What is gluten?
Gluten is a protein found in all wheat, barley, rye, triticale and, unless specifically certified as "gluten-free", oats (oats are naturally gluten-free but are frequently contaminated with wheat during growing or processing). This also includes wheat preparations such as cous cous, bulgur and semolina. There are also many 'ancient grains' related to wheat, such as spelt, farro, durum and kamut that are lower in gluten but not gluten-free. Some gluten-intolerant eaters will find that they can tolerate some amount of these ancient grains, though celiacs should avoid them altogether. Note that "buckwheat" is actually not a wheat at all and is therefore naturally gluten-free.
Why might I avoid gluten?
Gluten is a long protein string and as such is difficult for many people to digest -- we say that these people are "gluten-intolerant". Some people may be either allergic or intolerant to wheat but not to other gluten-containing grains. For people with celiac disease, gluten in all its forms acts as a toxin that destroys the villi that are so crucial to the digestive process. Celiac disease is potentially life-threatening if left undetected and can only be diagnosed while the patient still has gluten in the diet. Therefore, it is recommended that you talk with your medical practitioner about doing a blood test to screen for celiac disease before removing gluten from your diet. Visit the Celiac Disease Foundation for more information on this difficult disease.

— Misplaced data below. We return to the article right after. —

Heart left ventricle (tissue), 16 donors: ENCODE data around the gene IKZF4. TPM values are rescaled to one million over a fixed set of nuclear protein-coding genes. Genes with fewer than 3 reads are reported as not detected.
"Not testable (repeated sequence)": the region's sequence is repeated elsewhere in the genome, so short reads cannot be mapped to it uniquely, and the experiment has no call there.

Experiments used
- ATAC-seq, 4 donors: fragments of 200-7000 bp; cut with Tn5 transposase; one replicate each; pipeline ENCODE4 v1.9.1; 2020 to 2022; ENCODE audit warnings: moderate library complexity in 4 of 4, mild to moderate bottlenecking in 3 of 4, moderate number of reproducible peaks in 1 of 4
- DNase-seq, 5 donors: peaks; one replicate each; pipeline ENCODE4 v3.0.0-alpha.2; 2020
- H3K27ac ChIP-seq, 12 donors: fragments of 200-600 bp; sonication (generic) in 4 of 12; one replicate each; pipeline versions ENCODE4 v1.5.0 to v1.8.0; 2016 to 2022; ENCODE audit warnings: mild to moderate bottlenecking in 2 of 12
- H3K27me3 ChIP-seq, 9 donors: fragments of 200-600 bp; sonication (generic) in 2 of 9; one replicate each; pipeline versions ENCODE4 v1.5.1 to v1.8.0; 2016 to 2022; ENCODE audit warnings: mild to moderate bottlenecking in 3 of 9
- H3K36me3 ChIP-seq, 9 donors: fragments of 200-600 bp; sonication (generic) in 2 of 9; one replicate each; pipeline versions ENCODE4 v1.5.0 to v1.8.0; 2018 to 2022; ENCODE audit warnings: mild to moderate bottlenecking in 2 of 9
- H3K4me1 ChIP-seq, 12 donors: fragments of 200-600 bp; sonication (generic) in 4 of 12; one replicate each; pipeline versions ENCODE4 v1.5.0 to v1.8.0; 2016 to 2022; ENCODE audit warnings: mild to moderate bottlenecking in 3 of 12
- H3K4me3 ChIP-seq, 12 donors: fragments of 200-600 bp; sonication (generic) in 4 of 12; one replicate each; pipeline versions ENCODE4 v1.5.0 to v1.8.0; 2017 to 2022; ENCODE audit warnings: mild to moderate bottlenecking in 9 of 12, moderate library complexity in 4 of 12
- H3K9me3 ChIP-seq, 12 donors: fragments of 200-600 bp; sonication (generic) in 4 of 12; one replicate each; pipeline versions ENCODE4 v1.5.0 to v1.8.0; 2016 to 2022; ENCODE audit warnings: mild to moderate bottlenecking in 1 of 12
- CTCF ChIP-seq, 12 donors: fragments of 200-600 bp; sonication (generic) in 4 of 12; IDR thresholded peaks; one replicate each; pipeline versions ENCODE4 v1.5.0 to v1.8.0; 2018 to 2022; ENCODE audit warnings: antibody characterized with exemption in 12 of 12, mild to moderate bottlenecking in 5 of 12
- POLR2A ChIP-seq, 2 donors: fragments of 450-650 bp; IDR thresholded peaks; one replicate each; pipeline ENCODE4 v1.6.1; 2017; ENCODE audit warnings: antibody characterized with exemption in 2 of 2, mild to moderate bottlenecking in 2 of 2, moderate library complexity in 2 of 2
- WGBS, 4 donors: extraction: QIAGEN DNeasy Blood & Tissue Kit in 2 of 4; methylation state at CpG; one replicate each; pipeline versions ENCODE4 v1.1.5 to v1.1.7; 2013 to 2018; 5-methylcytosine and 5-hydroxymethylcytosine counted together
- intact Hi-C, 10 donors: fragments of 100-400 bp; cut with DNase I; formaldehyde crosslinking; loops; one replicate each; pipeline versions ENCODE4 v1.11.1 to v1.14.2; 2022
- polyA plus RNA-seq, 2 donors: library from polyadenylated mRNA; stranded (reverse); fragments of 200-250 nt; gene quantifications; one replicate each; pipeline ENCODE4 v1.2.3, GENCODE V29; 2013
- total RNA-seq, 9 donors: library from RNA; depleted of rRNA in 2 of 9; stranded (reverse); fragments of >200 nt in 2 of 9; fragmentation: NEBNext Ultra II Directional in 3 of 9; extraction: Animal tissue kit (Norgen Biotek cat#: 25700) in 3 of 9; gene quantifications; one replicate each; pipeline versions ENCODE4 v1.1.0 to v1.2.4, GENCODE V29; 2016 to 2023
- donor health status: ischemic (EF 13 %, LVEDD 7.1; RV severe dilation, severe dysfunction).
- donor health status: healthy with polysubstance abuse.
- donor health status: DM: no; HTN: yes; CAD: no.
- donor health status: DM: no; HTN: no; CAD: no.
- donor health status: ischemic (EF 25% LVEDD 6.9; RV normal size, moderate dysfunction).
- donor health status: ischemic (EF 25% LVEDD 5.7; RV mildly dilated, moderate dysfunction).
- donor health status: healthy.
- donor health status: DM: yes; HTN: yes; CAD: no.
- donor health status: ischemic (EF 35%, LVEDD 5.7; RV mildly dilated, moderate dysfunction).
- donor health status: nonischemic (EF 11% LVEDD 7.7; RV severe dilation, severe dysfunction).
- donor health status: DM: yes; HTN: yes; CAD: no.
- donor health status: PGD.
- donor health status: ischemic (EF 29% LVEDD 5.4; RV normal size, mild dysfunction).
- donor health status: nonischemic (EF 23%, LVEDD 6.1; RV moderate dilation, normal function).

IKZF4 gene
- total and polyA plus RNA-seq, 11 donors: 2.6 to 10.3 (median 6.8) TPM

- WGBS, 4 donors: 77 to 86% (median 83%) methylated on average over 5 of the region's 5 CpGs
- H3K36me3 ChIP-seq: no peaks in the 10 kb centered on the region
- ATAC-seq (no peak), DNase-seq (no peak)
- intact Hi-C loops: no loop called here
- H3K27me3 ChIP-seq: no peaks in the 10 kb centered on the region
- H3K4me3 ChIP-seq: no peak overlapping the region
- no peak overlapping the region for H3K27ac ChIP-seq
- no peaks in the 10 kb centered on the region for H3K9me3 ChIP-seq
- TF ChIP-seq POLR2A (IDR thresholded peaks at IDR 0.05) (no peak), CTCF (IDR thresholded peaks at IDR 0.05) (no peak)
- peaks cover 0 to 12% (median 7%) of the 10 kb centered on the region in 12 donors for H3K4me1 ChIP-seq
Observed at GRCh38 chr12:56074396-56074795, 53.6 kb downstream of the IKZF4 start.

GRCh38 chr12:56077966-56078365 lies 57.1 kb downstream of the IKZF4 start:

How do I get started gluten-free?
Starting on a gluten-free diet can be intimidating but it doesn't have to be. There are far more gluten-free products and information available today than was the case even 5 years ago -- and now you have the freedible database to help you as well! Here are our suggested next steps:
1) Make a shopping list of all the go-to items you'll need to replace in your pantry.
2) Follow our guide to Meal Planning for a New Food Challenge and make out your 'plan of attack' for the first week or so, and our Food Challenge Survival Guide to help you get through this transition.
3) Search freedible.com for gluten-free recipes to try.
4) Join the Gluten-Free Group in our community to connect up with others who are just starting out - and 'old hands' that can show you the ropes.
5) Check out the links below for more detailed information for those with celiac disease or who are otherwise highly sensitive to gluten.
Where can I find out more?
Try these links for starters: